The Tompkins Square Lodging House for Boys
On the corner of Avenue B and East 8th Street sits the striking former Tompkins Square Lodging House for Boys and Industrial School, which was designated an individual New York City landmark on May 16, 2000, one of dozens of individual landmarks in the East Village (see a list and designation reports for all here). This handsome High Victorian Gothic building, while an architectural standout in the neighborhood, was once home to orphaned newsboys and bootblacks seeking refuge from life on the streets. Purpose built by the Children’s Aid Society, this lodging house provided a home and education to orphans as part of the organization’s goals of improving the lives of children living on the margins of society.
The Children’s Aid Society was originally founded in 1853 by Charles Loring Brace, who sought to improve living conditions for children while providing an opportunity to learn and work as a way of bettering their position. The first lodging house was opened temporarily in 1854 and occupied the top loft of the Sun Building in Lower Manhattan. Brace and other reformers thought that charitable handouts like traditional orphanages promoted dependence and did little to alleviate the conditions of the poor. Therefore, the lodging houses encouraged children to work and charged a fee for room and board. Yet despite the fee, the charity did not turn away children who could not afford to pay and even offered small loans and supplies so children could begin earning a living by selling newspapers or shining shoes.
Out of this desire to not only provide refuge for orphans in poverty but also to improve their condition came the implementation of the Children’s Aid Society’s industrial schools. The industrial schools provided a place where orphaned children as well as children living with their families could learn valuable trade skills like sewing, cooking, typewriting and printing. These industrial schools were home to pioneering programs like visiting nurse programs, free dental clinics and nutritional programs that were on the forefront of social programs to improve the conditions of the poor.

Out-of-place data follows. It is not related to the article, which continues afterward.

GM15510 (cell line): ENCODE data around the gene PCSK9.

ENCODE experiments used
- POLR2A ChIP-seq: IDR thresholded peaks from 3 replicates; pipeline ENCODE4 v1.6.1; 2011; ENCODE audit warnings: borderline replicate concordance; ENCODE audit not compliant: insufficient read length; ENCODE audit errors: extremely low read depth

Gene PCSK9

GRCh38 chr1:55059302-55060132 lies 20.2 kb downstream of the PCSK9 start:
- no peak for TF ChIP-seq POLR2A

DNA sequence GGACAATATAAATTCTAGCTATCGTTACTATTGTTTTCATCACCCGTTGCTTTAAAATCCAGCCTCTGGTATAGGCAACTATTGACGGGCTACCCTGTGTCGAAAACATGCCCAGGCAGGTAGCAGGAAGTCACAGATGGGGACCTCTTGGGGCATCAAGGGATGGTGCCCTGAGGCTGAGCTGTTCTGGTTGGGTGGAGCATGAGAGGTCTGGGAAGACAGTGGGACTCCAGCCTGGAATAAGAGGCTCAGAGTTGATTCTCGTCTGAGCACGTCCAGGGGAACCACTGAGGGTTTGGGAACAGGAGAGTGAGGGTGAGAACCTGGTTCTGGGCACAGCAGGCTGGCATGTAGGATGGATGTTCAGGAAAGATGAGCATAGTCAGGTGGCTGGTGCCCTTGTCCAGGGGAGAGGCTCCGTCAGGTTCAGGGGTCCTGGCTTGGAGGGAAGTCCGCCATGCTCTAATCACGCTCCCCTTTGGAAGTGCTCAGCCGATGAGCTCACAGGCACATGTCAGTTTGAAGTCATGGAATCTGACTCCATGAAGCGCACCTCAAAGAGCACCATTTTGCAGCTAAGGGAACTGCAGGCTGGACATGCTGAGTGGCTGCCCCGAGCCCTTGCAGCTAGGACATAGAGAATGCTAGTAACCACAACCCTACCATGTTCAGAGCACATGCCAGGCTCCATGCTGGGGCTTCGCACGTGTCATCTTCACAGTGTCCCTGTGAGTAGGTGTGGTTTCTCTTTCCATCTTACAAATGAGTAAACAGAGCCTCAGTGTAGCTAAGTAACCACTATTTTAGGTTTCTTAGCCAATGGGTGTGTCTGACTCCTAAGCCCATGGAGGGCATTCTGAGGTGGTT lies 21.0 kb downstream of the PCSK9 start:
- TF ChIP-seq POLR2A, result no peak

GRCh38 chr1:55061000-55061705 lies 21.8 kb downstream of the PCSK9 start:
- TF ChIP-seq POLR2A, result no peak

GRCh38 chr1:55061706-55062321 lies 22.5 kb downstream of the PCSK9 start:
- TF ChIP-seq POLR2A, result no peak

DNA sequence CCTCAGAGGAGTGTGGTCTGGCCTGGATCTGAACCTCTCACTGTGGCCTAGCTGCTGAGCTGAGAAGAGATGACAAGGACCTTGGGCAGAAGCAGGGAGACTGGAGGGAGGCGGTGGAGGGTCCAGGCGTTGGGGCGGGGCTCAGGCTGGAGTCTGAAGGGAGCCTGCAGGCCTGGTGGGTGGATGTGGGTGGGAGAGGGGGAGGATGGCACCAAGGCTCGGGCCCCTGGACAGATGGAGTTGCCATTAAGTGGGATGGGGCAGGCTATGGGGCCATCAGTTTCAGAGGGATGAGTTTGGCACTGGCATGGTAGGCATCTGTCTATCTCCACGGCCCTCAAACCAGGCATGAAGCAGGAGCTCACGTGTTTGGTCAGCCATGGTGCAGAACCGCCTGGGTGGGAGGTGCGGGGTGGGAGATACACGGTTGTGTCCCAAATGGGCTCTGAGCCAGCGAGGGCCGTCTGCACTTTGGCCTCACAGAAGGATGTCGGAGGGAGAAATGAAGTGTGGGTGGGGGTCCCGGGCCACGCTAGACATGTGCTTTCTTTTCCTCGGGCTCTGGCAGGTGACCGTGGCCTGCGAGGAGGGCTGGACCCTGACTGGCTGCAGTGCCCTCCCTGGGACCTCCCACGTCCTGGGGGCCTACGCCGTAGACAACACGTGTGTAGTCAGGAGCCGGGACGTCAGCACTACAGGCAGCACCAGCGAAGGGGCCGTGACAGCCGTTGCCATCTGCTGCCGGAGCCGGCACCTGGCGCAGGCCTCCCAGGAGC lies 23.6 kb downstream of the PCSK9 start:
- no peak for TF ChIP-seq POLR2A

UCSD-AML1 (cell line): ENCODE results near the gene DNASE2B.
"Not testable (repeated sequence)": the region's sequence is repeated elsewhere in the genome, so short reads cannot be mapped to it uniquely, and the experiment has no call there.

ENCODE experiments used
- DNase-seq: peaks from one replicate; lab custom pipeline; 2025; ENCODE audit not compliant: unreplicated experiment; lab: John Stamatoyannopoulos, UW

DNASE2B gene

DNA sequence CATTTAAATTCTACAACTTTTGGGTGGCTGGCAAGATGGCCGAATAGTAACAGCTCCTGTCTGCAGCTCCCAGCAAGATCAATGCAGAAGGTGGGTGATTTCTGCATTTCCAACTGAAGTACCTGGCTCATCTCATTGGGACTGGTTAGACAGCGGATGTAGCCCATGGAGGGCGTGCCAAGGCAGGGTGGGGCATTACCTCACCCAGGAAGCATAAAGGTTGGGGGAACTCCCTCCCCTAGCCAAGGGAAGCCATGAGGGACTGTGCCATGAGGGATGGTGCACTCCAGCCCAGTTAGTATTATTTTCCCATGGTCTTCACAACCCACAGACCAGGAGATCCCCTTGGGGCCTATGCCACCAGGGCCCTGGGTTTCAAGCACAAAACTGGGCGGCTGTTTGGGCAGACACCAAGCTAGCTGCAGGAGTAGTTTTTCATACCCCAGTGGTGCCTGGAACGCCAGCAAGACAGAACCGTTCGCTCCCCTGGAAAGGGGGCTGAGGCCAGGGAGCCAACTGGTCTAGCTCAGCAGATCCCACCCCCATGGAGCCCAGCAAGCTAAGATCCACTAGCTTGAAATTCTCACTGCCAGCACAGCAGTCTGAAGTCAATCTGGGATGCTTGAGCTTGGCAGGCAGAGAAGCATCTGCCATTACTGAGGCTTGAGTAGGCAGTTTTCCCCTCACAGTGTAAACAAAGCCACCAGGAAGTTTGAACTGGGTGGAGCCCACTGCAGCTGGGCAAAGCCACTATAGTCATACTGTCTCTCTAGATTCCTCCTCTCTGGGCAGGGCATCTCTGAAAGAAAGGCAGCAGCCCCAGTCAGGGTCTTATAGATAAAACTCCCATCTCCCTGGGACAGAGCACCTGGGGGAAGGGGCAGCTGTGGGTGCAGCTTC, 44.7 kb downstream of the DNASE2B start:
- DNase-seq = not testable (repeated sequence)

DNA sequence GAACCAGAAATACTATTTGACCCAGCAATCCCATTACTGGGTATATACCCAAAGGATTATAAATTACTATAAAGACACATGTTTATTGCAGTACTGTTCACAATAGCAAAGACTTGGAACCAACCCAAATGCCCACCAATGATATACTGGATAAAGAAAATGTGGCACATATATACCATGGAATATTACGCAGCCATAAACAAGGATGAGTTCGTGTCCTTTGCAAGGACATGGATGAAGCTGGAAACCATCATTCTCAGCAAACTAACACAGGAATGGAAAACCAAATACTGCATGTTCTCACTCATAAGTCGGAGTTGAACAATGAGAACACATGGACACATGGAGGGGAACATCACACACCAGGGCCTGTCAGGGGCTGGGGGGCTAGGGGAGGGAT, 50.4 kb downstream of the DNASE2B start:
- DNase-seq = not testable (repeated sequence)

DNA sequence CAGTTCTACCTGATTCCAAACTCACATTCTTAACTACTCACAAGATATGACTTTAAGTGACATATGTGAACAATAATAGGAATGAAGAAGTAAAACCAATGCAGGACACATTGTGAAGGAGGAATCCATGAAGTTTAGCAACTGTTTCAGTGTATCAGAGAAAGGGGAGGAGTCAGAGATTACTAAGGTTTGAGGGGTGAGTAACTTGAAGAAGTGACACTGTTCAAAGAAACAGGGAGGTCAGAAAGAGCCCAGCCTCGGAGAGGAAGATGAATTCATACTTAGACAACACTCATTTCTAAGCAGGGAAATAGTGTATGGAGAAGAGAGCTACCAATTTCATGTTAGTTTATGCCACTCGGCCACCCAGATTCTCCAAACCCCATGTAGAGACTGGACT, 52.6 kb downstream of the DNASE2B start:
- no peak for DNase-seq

Another program of the Children’s Aid Society was known as the “Orphan Train,” which was an orphan resettlement program. This program is often considered to be the precursor to the modern foster care system. The program partnered orphan children with families settling in the American West in order to place children with pioneering families that could use the extra hands. As the program utilized the nation’s developing railroad network to send orphans westward, it obtained the “Orphan Train” moniker. While it sounds like a black market for children, in actuality the program sought to provide a healthy home-life for orphaned children along with the opportunity to develop good work ethic and responsibility. Even when the program began in 1854, it carefully screened potential families for placement and allowed children to seek alternate placement if their family was in any way unsuitable.
Returning from the frontier to the East Village, the Tompkins Square Lodging House for Boys and Industrial School is the oldest remaining building constructed for the Children’s Aid Society. The New York City individual landmark building was the third in a series of twelve structures designed for the Society by the notable architecture firm of Vaux & Radford. Principal partner, Calvert Vaux, was known for designing another Village icon, the Jefferson Market Courthouse, and famously partnered with Frederick Law Olmstead to design the plan for Central Park.
Other buildings around the area designed by Vaux & Radford for the Society include the Elizabeth Home for Girls, also an individual landmark, at 307 East 12th Street in the East Village and the Sullivan Street Industrial School, both in 1891. Located at 221 Sullivan Street, the industrial school building is within the proposed South Village Historic District that GVSHP proposed and the Landmarks Preservation Commission has agreed to vote on by the end of the year.
However, it is the Tompkins Square Lodging House that Vaux scholars describe as the best example of the designs for the Children’s Aid Society. As the only remaining combination lodging house and industrial school, it is the largest of the remaining Children’s Aid Society buildings designed by Vaux & Radford. After the Society sold the property in 1925 to Darchei Noam, the building functioned as a Jewish center, with classes for Jewish Immigrants. By the 1950s the East Side Hebrew Institute operated a Jewish school until the building was converted into apartments in 1978. The Tompkins Square Lodging House tells the story of the Children’s Aid Society, which is still providing assistance to children in need. This building provided housing and a place of education for many disadvantaged youths and potentially was the starting point for many westward journeys for orphans seeking a new home.